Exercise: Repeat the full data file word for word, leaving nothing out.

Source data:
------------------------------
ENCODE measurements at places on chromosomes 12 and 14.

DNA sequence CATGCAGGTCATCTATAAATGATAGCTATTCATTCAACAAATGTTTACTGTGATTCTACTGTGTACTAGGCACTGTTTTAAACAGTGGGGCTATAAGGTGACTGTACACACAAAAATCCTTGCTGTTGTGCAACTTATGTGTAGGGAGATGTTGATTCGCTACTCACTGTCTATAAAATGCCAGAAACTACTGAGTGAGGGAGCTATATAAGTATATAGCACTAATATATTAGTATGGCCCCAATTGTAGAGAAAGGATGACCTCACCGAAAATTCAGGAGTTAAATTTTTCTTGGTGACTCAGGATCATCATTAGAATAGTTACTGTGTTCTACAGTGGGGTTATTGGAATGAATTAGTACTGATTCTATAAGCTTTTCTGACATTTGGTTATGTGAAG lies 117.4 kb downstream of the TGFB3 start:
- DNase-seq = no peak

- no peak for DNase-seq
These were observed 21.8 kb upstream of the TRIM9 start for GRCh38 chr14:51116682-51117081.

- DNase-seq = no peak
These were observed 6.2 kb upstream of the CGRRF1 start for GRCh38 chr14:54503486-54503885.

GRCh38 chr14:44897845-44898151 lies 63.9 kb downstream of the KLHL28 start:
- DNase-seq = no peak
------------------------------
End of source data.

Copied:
ENCODE measurements at places on chromosomes 12 and 14.

DNA sequence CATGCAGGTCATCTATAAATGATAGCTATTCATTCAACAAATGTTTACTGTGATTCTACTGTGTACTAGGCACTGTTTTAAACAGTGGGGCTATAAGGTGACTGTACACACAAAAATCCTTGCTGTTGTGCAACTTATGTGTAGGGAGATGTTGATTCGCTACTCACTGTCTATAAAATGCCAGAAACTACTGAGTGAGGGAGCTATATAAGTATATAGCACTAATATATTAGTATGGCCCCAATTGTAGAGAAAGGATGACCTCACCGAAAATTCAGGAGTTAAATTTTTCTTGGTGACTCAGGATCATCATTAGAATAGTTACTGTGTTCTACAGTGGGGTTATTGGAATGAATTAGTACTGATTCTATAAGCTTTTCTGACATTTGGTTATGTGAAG lies 117.4 kb downstream of the TGFB3 start:
- DNase-seq = no peak

- no peak for DNase-seq
These were observed 21.8 kb upstream of the TRIM9 start for GRCh38 chr14:51116682-51117081.

- DNase-seq = no peak
These were observed 6.2 kb upstream of the CGRRF1 start for GRCh38 chr14:54503486-54503885.

GRCh38 chr14:44897845-44898151 lies 63.9 kb downstream of the KLHL28 start:
- DNase-seq = no peak